Sit up straight while you're driving. Your head could be against the headrest. Look in your rearview mirror. Look in your left side mirror. Look in your right side mirror. Don't move your head, only your eyes. And now you have a circle of four places to go to with your eyes: Alternate between them. Start front, go left. Move your eyes to the side middle left. Back to front. Rearview mirror. Back to front. Right mirror. Back to front. Left mirror. Back to front. Rearview mirror. Back to front. Keep this up for longer and longer periods. It will train your eyes to obtain visual information all around the car on a regular basis, thus avoiding impulsive disasters, such as suddenly changing lanes while there's a car in the blind spot, etc.

Another feature of this exercise is you keep your back straight and you hold your stomach in. See how long you can hold your stomach in. See how long you can remember to hold your stomach in. It's very difficult to remember for more than a few seconds. Then a minute or two goes by, then you remember again. Then ten minutes go by, then you remember again. It's very hard to keep it up. Well, it's a healthy thing to do. It's good for your posture. It's a healthy way of driving, of doing something while you're driving that's also healthy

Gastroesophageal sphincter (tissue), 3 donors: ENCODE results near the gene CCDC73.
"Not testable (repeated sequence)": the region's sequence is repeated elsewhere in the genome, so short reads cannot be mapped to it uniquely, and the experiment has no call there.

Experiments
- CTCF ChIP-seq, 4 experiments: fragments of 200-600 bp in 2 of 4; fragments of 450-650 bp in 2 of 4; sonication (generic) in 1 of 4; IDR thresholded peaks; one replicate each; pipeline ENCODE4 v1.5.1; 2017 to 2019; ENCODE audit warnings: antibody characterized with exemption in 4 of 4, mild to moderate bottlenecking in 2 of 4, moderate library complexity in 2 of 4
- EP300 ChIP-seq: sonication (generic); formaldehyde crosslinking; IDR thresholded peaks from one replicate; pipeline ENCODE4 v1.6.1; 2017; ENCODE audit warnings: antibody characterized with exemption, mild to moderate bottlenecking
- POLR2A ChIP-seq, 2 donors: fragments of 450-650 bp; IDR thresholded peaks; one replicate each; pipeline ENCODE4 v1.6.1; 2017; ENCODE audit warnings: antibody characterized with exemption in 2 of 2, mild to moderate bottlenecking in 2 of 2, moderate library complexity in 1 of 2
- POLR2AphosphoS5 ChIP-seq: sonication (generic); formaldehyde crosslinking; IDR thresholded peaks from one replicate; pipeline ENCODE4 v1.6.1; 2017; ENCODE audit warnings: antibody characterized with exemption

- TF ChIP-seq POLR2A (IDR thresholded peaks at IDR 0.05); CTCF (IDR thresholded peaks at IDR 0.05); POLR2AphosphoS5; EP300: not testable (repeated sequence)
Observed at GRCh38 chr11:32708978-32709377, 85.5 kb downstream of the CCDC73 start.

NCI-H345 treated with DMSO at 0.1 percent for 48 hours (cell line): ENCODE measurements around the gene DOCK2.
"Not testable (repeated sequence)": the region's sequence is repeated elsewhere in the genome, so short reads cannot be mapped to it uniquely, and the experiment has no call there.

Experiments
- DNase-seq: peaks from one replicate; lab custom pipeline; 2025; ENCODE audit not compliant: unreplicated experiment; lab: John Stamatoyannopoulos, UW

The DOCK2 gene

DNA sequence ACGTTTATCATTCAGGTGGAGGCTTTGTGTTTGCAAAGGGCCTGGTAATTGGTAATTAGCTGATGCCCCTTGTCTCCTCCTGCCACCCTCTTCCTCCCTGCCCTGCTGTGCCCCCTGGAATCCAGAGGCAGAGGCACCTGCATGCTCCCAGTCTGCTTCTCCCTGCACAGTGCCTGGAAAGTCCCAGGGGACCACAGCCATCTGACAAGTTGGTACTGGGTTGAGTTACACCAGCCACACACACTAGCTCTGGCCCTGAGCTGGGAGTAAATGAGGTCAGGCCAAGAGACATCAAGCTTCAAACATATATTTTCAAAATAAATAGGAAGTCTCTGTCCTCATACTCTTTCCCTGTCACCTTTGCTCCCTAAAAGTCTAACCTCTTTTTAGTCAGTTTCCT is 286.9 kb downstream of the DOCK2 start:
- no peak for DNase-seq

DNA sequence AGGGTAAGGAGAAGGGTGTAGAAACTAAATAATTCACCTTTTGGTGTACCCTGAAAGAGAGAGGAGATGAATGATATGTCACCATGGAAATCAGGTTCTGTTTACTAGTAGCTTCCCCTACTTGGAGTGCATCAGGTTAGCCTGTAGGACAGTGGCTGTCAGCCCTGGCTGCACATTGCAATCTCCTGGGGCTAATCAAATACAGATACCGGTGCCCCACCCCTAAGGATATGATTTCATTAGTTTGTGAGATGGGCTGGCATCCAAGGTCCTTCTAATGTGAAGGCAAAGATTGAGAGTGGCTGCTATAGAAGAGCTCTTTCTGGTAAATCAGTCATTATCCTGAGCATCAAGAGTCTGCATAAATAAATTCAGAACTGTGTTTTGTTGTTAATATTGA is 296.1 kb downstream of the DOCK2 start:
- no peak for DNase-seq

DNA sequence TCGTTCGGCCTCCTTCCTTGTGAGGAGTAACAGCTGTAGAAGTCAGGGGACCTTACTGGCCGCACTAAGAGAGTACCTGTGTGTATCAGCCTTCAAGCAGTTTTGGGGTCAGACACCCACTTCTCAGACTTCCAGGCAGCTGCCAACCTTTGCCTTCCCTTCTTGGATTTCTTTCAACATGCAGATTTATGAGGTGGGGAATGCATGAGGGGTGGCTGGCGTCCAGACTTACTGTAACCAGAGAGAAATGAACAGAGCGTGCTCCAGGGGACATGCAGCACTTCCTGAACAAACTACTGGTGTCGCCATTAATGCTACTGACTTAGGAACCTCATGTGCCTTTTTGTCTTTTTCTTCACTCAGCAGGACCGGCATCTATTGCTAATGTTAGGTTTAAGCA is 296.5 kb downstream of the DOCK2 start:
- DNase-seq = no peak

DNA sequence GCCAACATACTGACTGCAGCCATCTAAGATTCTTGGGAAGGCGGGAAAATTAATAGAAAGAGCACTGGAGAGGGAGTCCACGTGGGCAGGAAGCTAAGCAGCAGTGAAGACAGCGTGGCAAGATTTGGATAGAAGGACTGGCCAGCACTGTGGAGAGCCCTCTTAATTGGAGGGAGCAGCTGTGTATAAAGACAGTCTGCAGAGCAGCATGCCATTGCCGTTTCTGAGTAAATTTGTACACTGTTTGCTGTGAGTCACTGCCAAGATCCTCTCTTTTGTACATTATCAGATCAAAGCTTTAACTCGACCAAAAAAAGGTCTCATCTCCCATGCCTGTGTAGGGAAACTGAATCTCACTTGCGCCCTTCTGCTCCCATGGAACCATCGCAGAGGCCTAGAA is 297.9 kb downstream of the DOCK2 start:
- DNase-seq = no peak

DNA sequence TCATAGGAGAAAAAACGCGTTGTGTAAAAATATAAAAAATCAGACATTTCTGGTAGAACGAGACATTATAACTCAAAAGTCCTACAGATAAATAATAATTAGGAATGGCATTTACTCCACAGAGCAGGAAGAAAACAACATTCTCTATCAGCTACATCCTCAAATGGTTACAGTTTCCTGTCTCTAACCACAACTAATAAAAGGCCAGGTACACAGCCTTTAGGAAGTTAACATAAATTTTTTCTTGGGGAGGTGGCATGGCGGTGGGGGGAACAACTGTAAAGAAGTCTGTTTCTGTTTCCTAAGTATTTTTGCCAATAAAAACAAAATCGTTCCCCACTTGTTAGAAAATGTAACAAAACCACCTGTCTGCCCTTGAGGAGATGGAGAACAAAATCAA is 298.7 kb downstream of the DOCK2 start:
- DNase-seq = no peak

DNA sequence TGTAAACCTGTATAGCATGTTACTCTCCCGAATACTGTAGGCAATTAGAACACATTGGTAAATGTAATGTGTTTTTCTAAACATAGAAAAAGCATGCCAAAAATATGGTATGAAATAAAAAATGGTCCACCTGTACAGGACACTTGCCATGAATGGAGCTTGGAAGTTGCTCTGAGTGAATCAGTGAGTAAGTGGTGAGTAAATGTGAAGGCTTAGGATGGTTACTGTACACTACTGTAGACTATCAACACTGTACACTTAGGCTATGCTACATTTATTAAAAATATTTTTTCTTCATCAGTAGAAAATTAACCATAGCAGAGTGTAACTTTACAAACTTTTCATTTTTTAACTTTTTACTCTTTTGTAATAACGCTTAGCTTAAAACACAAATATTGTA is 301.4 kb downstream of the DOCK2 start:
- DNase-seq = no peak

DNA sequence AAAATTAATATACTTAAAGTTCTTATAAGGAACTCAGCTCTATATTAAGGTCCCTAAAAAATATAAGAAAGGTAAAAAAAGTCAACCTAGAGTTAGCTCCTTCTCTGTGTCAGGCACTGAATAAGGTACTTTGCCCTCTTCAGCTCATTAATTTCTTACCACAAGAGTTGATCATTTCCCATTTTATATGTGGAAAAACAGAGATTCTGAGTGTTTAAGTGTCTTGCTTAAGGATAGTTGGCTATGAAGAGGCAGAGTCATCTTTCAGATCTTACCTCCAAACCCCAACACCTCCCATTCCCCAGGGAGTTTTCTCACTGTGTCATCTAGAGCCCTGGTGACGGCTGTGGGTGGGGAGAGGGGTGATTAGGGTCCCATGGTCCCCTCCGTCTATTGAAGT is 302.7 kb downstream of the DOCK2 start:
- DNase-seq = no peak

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Books

Click to Order from Amazon.com

"...the definitive
book on the aggressive driving epidemic..."

Available in all bookstores

Excerpts...